cept and attempt by Van Dorn's forces on December 24 to destroy the trestle work and break the telegraphic communications near Middleburg, which was frustrated and the injury speedily repaired.
The people at this post and in the vicinity have mostly taken the oath of allegiance a great portion observing its obligations in good faith; a few require wholesome surveillance, and have it. As the elements of mischief are removed and the people have room for a free choice a growing and sincere loyalty is apparent.
It is source of regret that bands of robbers and guerrillas still infest the neighborhood. At this time several hundred are near this post, committing outrages on persons and property. With a battalion of good cavalry they could be expelled; but as this arm of the service is wanting their presence is of necessity tolerated.
It is a mortifying fact, and of which I have heretofore complained, that while I cannot procure means to arm and equip the incipient regiment so long on my hands, these partisan rangers have been permitted to market in the streets of Memphis the cotton stolen from citizens, and with the avails to purchase and bring out in return all kinds of army supplies, including sabers, carbines, and pistols in abundance, and in one instance at least a wagon of powder; all this in so open a manner as to be the subject of notoriety and proof.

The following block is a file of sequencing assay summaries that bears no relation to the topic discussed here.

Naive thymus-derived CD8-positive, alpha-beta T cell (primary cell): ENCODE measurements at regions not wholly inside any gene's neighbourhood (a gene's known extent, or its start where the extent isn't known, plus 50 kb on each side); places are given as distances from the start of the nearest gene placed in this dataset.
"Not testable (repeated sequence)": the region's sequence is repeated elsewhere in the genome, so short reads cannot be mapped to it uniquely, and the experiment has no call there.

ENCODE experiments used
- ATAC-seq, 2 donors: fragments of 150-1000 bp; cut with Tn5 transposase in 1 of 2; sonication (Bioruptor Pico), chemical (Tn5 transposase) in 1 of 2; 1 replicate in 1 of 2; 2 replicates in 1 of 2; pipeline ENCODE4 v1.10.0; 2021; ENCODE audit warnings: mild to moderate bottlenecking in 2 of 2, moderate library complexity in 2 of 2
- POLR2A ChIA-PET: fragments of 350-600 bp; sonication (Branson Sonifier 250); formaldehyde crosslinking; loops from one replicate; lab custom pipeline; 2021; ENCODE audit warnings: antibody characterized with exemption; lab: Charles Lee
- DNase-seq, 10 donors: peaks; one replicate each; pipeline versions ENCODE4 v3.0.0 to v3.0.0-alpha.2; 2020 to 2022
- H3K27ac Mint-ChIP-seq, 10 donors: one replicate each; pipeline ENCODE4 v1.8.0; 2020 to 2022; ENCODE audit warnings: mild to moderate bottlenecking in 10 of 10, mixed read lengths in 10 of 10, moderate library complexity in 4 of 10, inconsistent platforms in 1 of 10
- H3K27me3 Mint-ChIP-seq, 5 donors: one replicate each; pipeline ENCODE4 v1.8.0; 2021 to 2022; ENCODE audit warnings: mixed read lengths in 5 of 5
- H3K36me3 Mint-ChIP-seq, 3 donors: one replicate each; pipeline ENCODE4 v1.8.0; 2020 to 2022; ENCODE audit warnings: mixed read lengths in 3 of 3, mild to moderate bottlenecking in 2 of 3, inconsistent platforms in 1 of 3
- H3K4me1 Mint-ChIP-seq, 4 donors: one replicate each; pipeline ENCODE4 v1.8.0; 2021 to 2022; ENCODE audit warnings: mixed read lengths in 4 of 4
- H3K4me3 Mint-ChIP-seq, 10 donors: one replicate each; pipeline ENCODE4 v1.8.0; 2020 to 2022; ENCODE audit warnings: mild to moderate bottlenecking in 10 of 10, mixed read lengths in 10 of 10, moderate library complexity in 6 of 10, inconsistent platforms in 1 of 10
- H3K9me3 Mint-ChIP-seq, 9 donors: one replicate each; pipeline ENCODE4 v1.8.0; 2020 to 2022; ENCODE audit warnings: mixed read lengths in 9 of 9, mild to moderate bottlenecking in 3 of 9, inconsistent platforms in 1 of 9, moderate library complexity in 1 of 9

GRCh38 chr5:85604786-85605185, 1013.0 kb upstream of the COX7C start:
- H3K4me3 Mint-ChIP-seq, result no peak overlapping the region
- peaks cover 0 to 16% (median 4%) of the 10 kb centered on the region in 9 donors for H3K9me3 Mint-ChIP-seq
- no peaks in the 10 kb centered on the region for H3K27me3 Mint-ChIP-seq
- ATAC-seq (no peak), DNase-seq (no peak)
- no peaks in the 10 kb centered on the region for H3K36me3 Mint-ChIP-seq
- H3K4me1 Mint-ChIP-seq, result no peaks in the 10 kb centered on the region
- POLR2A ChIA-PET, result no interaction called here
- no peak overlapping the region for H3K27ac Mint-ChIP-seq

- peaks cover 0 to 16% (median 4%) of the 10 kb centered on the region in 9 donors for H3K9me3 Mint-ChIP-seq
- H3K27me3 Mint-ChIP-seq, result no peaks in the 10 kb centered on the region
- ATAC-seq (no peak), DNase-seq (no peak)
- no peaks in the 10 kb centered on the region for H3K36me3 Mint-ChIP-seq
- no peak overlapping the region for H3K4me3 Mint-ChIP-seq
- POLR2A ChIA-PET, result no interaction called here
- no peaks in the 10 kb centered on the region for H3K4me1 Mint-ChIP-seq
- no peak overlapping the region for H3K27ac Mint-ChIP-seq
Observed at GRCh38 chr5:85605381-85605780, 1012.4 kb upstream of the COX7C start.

On December 18 instant I received your order by telegraph to bring to Jackson all my available force, "picking up all guards at stations on the road except guards at bridges." On the same day I reported to you by railroad with the Forty-third Regiment Illinois Infantry, Colonel A. Engelmann, 275 men; Sixty-first Regiment Illinois Infantry, Major S. P. Ohr, 242 men; First West Tennessee Cavalry (dismounted), Major D. M. Emerson,83 men; four guns, Springfield Artillery, Captain T. F. Vaughn, 70 men, being in all 670 men, exclusive of officers.
On the evening of the same day the Forty-third and Sixty-first Illinois Infantry were detailed to march out in front of the enemy, then menacing Jackson from the east. Colonel A. Engelmann, of the Forty-third, was charged with the command, with general directions to avail himself of the services of our cavalry then in front of him and ascertain the strength and position of the enemy, who was reported in large force, composed of cavalry, infantry, and artillery.
Colonel Meek, of the Eleventh Illinois Cavalry; Major Hayes, of the Fifth Ohio Cavalry, and Sergeant Doss, of the Second West Tennessee Cavalry, reported to Colonel Engelmann with detachments from their commands,numbering some 300 men. This was about 3 1/2 miles from Jackson. Some 1 1/2 miles in front the enemy's camp fires were lighted. Colonel Engelmann was dissuaded from a night attack by want of a knowledge of the ground, and his men, unprepared with blankets and without fires, bivouacked for the night in order of battle.
At daybreak on the morning of the 19th the enemy advanced in heavy force, our cavalry slowly retiring, occasionally checking the enemy by well-directed volleys. The enemy's batteries were brought to bear upon them as they paused, but without marked effect. Colonel Engelmann skillfully disposed of the Forty-third and Sixty-first Illinois, under Lieutenant-Colonel Dengler and Major Ohr, respectively, near Salem Cemetery and in concealed either side of the road, the nature of the ground affording at once a view of the enemy's line of advance and protection from his guns. The enemy fell into the snare thus set for them. Pursuing with overwhelming numbers our little band of cavalry, who warily retired before them, they came within close range of